• Closing Price on day “two” – 95 Ram’s gross notional profit now is Rs. 5 and Shyam’s loss compared to the previous closing price is Rs. 3. So, in the end, Ram’s account gets credited notionally by Rs 3 as shown in the tables below. Day 2 Ram can cash out his notional profit today by assigning his put option to Shyam. Shyam cannot exit the contract; however; he can pass on his probable future obligation to some other participants by honoring the losses till date. Rs 3 Day 2 Rs 2 Day 1 Credit Premium Rs. 2 Debit Shyam Seller Rs 3 Day 2 (notional profit Rs. 5) Rs 2 Day 1 Credit Debit Premium Rs 2 Ram Buyer
  • Closing Price on day “Three” – 96 Ram’s notional profit comes down to Rs. 4 and Shyam’s account would get credited by Rs 1. Day 3 Ram can cash out his notional profit today by assigning his put option to Shyam. Shyam cannot exit the contract; however; he can pass on his probable future obligation to some other participants by honoring the losses till date. Rs 1 Day 3 (notional profit Rs. 4) Rs. 3 Day 2 Rs 2 Day 1 Credit Debit Premium Rs 2 Ram Buyer Rs 1 Day 3 Rs. 3 Day 2 Rs 2 Day 1 Credit Premium Rs. 1 Debit Shyam Seller
  • Closing Price on day “Four” – 97 Ram’s notional profit will come down to Rs. 3 and Shyam’s account would get credited by Rs 1. Day 4 Ram can cash out his notional profit today by assigning his put option to Shyam. Shyam cannot exit the contract; however; he can pass on his probable future obligation to some other participants by honoring the losses till date. Rs 1 Day 4 (notional profit Rs. 3) Rs 1 Day 3 Rs. 3 Day 2 Rs 2 Day 1 Credit Debit Premium Rs 2 Ram Buyer Rs 1 Day 4 Rs 1 Day 3 Rs. 3 Day 2 Rs 2 Day 1 Credit Premium Rs 2 Debit Shyam Seller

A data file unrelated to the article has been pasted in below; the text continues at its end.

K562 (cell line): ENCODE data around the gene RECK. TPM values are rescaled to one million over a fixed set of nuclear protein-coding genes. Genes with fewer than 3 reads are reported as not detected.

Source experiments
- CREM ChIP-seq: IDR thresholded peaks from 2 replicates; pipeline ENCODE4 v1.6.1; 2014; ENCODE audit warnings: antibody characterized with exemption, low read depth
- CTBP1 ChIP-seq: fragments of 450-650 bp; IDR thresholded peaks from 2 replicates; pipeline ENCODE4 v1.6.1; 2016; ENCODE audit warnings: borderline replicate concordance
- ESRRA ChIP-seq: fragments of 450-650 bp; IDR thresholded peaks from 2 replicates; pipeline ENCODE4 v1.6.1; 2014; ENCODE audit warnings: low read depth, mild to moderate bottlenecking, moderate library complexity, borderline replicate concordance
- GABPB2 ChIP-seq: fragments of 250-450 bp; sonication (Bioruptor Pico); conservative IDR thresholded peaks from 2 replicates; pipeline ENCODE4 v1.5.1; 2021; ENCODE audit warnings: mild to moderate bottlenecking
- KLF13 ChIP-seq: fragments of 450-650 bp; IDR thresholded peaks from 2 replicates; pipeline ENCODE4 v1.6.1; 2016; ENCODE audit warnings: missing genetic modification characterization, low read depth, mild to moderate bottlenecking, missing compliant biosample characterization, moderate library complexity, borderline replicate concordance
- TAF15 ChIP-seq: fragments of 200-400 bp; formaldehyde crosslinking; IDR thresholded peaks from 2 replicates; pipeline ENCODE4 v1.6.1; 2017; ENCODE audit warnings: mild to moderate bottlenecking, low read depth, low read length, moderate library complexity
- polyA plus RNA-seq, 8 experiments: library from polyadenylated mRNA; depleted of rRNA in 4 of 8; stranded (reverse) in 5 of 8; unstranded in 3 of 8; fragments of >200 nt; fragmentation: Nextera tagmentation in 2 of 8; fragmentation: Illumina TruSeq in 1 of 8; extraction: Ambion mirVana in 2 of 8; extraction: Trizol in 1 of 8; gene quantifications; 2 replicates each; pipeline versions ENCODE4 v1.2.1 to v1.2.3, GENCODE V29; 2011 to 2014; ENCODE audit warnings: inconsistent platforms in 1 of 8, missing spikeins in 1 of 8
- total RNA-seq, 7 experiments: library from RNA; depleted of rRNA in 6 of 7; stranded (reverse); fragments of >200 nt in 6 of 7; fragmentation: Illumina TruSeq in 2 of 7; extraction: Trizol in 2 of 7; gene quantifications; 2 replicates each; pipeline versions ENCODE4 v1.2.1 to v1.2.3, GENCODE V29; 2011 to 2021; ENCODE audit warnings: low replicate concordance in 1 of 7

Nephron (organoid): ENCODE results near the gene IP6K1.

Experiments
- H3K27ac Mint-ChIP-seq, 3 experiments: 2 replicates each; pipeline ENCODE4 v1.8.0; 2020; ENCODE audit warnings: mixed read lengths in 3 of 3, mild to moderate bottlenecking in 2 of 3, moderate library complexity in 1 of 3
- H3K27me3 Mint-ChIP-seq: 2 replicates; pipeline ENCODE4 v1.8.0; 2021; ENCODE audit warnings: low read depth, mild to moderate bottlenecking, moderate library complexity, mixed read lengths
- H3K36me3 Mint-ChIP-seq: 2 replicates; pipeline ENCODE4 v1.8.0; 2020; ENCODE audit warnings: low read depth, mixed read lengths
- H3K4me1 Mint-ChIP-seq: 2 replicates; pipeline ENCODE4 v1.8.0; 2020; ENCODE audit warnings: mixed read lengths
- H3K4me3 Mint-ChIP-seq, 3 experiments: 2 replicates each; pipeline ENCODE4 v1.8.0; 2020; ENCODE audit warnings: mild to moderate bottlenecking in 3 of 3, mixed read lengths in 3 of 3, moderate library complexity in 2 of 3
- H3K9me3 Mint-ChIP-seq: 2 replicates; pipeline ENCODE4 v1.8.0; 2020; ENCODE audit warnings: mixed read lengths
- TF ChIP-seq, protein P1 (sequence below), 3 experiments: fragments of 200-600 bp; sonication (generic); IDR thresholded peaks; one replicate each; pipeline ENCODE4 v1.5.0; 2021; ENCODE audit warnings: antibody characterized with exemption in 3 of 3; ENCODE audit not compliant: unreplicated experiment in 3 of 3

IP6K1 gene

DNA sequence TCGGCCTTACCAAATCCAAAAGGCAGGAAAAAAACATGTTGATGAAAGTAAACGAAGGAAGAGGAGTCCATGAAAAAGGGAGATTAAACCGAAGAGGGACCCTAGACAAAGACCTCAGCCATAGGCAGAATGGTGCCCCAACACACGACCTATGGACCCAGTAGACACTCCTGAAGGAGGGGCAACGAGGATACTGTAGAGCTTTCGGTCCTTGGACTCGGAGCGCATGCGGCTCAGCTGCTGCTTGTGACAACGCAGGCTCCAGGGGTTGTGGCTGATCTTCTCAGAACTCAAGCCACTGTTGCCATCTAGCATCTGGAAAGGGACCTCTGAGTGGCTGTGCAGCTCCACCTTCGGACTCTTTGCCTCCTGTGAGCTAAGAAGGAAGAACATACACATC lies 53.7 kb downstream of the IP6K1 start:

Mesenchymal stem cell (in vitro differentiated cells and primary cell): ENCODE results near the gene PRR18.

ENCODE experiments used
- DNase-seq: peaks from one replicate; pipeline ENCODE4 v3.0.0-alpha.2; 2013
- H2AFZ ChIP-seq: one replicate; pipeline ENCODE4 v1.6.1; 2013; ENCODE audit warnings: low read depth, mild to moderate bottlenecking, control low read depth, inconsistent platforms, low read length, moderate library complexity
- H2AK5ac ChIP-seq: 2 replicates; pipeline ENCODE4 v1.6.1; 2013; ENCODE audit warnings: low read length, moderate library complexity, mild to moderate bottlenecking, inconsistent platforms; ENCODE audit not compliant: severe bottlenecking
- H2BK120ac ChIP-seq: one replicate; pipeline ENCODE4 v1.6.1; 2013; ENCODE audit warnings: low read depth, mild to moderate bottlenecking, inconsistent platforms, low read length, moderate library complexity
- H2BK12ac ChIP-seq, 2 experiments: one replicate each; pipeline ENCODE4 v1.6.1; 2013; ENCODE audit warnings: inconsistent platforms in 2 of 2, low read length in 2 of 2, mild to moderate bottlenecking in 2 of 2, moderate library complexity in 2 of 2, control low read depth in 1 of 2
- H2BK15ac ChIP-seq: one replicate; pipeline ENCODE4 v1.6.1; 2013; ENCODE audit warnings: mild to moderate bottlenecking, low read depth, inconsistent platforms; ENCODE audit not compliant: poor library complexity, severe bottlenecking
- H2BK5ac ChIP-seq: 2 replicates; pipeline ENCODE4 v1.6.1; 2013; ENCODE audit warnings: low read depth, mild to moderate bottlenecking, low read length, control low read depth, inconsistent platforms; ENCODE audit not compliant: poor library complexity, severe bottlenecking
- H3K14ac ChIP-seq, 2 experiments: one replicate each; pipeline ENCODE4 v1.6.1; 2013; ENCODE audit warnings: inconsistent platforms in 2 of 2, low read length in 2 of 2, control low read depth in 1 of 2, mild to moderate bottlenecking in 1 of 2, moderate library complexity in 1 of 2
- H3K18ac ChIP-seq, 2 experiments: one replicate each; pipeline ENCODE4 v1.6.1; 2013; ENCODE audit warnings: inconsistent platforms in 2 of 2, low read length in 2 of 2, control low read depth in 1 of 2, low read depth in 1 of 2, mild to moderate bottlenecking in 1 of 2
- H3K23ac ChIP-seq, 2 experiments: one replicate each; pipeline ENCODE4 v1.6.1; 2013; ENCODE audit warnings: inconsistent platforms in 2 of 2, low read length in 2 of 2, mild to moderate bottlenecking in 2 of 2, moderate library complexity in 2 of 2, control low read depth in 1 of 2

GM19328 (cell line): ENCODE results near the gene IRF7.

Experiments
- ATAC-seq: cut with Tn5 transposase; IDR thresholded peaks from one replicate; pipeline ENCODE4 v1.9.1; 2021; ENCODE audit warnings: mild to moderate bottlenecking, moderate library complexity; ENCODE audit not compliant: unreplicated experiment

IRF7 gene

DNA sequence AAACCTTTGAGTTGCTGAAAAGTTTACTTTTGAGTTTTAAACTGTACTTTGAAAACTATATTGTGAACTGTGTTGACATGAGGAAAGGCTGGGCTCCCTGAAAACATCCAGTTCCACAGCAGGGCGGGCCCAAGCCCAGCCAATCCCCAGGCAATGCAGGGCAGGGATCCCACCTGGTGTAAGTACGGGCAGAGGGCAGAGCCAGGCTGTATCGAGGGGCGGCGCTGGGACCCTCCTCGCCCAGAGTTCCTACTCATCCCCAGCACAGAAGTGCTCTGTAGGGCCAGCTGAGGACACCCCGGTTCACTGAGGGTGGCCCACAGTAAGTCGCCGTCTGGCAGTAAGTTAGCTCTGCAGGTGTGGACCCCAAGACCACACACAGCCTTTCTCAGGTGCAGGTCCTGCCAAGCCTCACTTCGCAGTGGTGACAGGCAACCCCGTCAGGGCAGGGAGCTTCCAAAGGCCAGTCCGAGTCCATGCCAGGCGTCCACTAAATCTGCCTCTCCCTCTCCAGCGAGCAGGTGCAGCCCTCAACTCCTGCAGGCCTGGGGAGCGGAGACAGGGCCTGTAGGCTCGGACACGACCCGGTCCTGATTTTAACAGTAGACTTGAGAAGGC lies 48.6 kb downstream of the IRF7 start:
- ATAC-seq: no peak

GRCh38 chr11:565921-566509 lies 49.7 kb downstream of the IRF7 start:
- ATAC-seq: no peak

• Closing Price on day “Five” – 93 Ram’s notional profit would increase to Rs.7. So at the end of day 5 (settlement day), Ram’s account with his broker would get credited by Rs 7 while Shyam’s account would get debited by Rs. 7. Day 5 – Settlement Date Rs 4 Day 5 Rs 1 Day 4 Rs 1 Day 3 Rs. 3 Day 2 Rs 2 Day 1 Credit Debit Premium Rs 2 Ram Buyer Rs 4 Day 5 Rs 1 Day 4 Rs 1 Day 3 Rs. 3 Day 2 Rs 2 Day 1 Credit Premium Rs 2 Debit Shyam Seller
  • Thus the effect of the 5 days leading to the settlement would look like this… Day 5 – Settlement Date Rs. 7 Net gain Rs 9 Rs 2 Total Rs 4 Day 5 Rs 1 Day 4 Rs 1 Day 3 Rs. 3 Day 2 Rs 2 Day 1 Credit Debit Premium Rs 2 Ram Buyer Rs 7 Net Loss Rs 2 Rs 9 Total Rs 4 Day 5 Rs 1 Day 4 Rs 1 Day 3 Rs. 3 Day 2 Rs 2 Day 1 Credit Premium Rs 2 Debit Shyam Seller
  • Taking the ‘Option Premium’ into account, the Put Option buyer has a net gain of Rs 5 while the Put Option seller has a net loss of Rs 5. Day 5 – Settlement Date Rs. 7 – Rs. 2 = Rs. 5 Net gain Rs 9 Rs 2 Total Rs 4 Day 5 Rs 1 Day 4 Rs 1 Day 3 Rs. 3 Day 2 Rs 2 Day 1 Credit Debit Premium Rs 2 Ram Buyer Rs 7 – Rs. 2 = Rs. 5 Net Loss Rs 2 Rs 9 Total Rs 4 Day 5 Rs 1 Day 4 Rs 1 Day 3 Rs. 3 Day 2 Rs 2 Day 1 Credit Premium Rs 2 Debit Shyam Seller
  • Thus the ‘Put Option” seller has unlimited risk while the “Put Option” buyer takes a much lesser risk!
  • Phew! That was quite a tough one. I hope you have got some understanding of this esoteric concept which dodges the brightest brains many a times.
    • Please do let me know if I have managed to clear this concept for you. Your feedback is very important to me as it helps me plan my future lessons.
    Please give your feedback at [email_address]
    • The views expressed in these lessons are for information purposes only and do not construe to be of any investment, legal or taxation advice. They are not indicative of future market trends, nor is Tata Asset Management Ltd. attempting to predict the same. Reprinting any part of this presentation will be at your own risk and Tata Asset Management Ltd. will not be liable for the consequences of any such action.
    Disclaimer